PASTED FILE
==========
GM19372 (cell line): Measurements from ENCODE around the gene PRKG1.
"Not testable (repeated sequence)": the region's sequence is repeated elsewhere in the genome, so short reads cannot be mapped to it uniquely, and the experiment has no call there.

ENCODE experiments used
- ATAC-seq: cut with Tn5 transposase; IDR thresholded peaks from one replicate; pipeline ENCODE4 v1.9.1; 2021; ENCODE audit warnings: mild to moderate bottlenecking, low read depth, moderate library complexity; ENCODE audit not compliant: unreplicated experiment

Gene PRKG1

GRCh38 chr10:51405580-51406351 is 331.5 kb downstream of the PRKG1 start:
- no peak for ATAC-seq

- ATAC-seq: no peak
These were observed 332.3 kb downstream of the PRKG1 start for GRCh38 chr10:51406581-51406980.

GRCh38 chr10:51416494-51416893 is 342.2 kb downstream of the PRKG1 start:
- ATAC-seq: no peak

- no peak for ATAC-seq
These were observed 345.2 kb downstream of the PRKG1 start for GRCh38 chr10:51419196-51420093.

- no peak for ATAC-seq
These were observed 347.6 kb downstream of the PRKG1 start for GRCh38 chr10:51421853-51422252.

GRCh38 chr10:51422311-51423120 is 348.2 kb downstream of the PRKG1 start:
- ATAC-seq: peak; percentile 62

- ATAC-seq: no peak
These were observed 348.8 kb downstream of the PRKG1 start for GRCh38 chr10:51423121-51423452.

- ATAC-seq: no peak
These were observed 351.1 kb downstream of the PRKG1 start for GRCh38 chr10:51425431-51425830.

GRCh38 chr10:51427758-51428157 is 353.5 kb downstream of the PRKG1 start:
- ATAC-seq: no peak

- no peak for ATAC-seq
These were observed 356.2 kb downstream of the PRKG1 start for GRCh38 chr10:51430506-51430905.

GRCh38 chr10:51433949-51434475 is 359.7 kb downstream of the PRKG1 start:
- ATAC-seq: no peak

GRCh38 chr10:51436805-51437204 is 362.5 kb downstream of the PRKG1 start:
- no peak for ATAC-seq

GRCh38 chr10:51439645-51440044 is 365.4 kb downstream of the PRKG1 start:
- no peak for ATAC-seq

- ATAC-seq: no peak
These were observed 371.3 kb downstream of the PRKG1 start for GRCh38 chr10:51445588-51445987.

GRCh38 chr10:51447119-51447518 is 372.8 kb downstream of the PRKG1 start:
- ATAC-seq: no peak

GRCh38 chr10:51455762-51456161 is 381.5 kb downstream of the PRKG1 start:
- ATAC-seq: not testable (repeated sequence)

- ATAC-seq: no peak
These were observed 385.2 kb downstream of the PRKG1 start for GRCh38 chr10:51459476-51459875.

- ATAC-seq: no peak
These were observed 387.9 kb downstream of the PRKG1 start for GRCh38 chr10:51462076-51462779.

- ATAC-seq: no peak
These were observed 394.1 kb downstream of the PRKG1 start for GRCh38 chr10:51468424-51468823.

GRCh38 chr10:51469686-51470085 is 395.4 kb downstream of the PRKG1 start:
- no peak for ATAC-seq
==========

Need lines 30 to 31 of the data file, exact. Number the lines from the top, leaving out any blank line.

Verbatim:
GRCh38 chr10:51439645-51440044 is 365.4 kb downstream of the PRKG1 start:
- no peak for ATAC-seq